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Cluster headaches are a particularly painful form of recurrent headache considered the most common trigeminal autonomic cephalalgias 1. This is also known by a variety of different names, for example; paroxysmal nocturnal cephalgia, histamine headache (also known as Horton headache), cranial autonomic syndrome3
Cluster headaches are fairly uncommon affecting 0.06 to 0.4% of the population 1. Men are more often affected (M: F 3:1) 1.
Cluster headaches are characterized by severe unilateral anterior or lateral headache (frontal, orbital or temporal) 1. Headaches typically last from a quarter of an hour to a few hours (45 to 60 minutes is typical) and are associated with ipsilateral autonomic signs 1,2:
- cutaneous: sweating, swelling
- orbital: conjunctival injection, miosis, ptosis, lacrimation
- nasal: congestion and rhinorrhea
They are clustered temporally and often described as having a 'clockwork' recurrence, occurring anywhere from many times a day to every second day 1.
The main role of imaging in patients with cluster headaches is to exclude other causes of a severe headache (see differential diagnosis below). SPECT, PET, MRI (functional MRI and voxel-based morphometry) have been used in a research setting to attempt to elucidate the underlying pathophysiology of cluster headaches and other trigeminal autonomic cephalalgias 2.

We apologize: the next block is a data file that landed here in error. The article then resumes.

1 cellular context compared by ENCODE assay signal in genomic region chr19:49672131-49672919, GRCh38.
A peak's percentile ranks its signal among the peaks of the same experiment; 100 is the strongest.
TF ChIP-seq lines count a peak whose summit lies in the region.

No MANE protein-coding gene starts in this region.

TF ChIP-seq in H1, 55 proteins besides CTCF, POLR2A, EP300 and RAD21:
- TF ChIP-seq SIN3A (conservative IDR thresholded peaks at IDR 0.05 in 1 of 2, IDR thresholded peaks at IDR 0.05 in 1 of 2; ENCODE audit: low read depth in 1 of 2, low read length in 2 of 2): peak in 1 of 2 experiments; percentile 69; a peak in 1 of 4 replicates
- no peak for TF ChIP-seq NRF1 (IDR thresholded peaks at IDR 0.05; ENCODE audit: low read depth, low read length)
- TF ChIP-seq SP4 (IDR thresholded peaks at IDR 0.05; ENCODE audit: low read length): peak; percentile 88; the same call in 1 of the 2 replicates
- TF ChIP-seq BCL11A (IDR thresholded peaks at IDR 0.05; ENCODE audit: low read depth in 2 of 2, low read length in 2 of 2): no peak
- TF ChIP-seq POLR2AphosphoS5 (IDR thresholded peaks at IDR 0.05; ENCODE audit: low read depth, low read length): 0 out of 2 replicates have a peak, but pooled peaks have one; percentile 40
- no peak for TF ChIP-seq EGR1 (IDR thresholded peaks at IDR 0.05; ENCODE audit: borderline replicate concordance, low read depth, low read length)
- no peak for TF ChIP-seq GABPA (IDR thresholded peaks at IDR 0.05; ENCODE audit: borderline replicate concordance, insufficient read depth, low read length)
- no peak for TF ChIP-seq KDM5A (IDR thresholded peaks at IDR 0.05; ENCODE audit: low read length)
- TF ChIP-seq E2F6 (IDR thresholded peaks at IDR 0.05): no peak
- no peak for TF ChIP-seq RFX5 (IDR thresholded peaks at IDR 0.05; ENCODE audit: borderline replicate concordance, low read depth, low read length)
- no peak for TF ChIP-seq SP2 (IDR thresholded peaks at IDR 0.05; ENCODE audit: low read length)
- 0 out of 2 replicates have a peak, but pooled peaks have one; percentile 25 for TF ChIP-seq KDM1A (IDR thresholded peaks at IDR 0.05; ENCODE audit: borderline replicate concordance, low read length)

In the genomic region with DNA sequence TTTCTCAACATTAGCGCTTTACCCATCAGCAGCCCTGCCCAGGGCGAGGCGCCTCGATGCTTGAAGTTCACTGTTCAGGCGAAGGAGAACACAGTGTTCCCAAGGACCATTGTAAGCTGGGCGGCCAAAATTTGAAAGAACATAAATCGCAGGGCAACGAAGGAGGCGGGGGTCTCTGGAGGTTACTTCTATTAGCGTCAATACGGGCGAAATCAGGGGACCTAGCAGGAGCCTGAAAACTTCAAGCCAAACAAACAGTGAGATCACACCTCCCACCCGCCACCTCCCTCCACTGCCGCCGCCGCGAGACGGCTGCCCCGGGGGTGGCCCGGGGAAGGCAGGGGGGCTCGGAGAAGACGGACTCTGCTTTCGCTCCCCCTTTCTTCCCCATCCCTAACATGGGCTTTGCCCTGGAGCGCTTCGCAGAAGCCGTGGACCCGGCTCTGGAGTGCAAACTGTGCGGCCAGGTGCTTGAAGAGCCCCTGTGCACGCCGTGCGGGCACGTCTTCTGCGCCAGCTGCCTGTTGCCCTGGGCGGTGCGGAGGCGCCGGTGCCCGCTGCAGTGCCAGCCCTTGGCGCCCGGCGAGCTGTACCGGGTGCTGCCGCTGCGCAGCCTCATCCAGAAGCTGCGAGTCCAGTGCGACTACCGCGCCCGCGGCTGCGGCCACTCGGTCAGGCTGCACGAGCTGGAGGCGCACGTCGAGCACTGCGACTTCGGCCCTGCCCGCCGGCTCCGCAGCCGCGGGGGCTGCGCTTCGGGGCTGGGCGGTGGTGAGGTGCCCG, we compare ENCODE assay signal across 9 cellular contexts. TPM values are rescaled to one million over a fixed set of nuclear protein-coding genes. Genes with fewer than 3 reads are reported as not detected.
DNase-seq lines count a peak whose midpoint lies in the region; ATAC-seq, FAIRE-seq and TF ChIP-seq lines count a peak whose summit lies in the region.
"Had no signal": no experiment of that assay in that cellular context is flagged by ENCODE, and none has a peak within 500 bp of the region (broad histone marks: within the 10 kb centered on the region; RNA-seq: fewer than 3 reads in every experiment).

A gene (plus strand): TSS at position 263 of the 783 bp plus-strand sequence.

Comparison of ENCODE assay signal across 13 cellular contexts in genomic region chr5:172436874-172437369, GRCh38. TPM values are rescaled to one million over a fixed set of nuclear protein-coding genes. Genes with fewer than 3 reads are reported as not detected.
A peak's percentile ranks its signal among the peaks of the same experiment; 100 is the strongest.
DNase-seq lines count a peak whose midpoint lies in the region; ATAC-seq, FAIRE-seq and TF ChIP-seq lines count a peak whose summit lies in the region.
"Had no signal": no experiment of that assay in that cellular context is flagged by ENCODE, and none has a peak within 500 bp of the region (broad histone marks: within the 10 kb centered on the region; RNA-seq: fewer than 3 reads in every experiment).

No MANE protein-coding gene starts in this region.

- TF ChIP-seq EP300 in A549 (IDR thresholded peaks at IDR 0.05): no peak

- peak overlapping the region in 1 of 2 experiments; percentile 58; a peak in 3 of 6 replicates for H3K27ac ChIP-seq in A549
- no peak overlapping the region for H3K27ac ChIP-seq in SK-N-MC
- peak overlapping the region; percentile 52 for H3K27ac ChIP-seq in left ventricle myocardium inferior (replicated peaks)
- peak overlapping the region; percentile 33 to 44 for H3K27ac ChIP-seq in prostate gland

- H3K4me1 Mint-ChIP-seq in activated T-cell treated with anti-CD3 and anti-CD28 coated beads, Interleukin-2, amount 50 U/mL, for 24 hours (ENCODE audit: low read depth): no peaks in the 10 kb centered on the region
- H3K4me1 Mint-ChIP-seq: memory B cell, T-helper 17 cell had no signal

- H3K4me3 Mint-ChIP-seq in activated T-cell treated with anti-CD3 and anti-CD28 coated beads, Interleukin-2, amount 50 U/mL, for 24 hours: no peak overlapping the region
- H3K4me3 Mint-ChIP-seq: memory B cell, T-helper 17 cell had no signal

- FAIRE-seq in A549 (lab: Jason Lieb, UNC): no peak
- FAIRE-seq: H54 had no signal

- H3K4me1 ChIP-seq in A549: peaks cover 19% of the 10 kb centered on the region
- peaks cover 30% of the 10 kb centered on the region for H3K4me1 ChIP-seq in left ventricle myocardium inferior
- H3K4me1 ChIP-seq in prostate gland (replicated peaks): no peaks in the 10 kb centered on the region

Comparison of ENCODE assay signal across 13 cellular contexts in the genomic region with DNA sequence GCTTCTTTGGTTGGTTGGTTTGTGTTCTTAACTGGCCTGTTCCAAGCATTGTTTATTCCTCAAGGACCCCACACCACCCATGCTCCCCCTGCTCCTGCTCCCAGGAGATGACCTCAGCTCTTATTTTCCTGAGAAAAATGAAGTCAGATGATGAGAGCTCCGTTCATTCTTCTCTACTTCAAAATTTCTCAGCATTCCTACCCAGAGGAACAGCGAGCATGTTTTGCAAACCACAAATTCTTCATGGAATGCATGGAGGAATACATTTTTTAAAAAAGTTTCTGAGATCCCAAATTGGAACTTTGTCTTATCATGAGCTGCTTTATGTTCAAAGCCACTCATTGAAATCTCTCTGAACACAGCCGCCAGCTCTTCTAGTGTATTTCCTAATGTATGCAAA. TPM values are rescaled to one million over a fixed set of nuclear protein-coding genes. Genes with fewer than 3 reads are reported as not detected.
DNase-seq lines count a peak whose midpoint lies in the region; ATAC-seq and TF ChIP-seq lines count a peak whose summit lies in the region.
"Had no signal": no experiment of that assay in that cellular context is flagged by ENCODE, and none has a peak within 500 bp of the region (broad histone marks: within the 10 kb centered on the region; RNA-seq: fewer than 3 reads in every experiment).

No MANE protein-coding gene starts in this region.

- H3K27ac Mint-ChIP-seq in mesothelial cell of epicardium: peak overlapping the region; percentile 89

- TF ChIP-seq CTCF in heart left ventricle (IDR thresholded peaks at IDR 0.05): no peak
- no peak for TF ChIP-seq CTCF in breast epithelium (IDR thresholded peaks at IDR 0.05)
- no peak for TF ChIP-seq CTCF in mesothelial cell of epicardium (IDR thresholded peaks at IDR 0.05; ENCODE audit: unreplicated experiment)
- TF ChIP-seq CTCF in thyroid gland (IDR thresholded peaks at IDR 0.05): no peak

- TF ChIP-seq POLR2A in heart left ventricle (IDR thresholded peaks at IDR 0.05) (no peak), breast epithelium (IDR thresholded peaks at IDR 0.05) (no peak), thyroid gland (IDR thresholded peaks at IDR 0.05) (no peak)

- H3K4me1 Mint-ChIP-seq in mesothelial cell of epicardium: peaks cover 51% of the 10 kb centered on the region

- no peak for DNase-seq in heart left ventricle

Treatment and prognosis
A detailed discussion of the treatment of cluster headaches is beyond the scope of this article, however, generally, treatment strategies can be divided into:
- acute management
- preventative management
- interventional procedures
Acute management focuses on triptans (e.g. sumatriptan - subcutaneous or intranasal, zolmitriptan - oral) and inhaled oxygen 1.
A variety of drugs have been shown to reduce the frequency of attacks, including verapamil, lithium, valproic acid, and topiramate 1.
A variety of interventions are used in medically refractory cases or patients in whom medical therapy is not tolerated. Procedures include 1:
- ablative procedures on the trigeminal nerve (e.g. glycerol rhizotomy, trigeminal section, radiosurgery
- trigeminal microvascular decompression
- deep brain stimulation (hypothalamus)
- occipital nerve stimulation or greater occipital nerve injection
Once the typical episodic and recurrent nature of the headaches becomes apparent and the stereotyped pattern of signs and symptoms evident the diagnosis can usually be made with a high degree of certainty. Initially, however, many other causes of a severe headache may be thought of as possible etiologies, including:
- 1. Gooriah R, Buture A, Ahmed F. Evidence-based treatments for cluster headache. (2015) Therapeutics and clinical risk management. 11: 1687-96. doi:10.2147/TCRM.S94193 - Pubmed
- 2. Iacovelli E, Coppola G, Tinelli E, Pierelli F, Bianco F. Neuroimaging in cluster headache and other trigeminal autonomic cephalalgias. (2012) The journal of headache and pain. 13 (1): 11-20. doi:10.1007/s10194-011-0403-8 - Pubmed
- 5.Khonsary SA, Ma Q, Villablanca P, Emerson J, Malkasian D. Clinical functional anatomy of the pterygopalatine ganglion, cephalgia and related dysautonomias: A review. Surg Neurol Int. 2013 Nov 20;4(Suppl 6):S422-8. doi: 10.4103/2152-7806.121628. PMID: 24349865; PMCID: PMC3858801.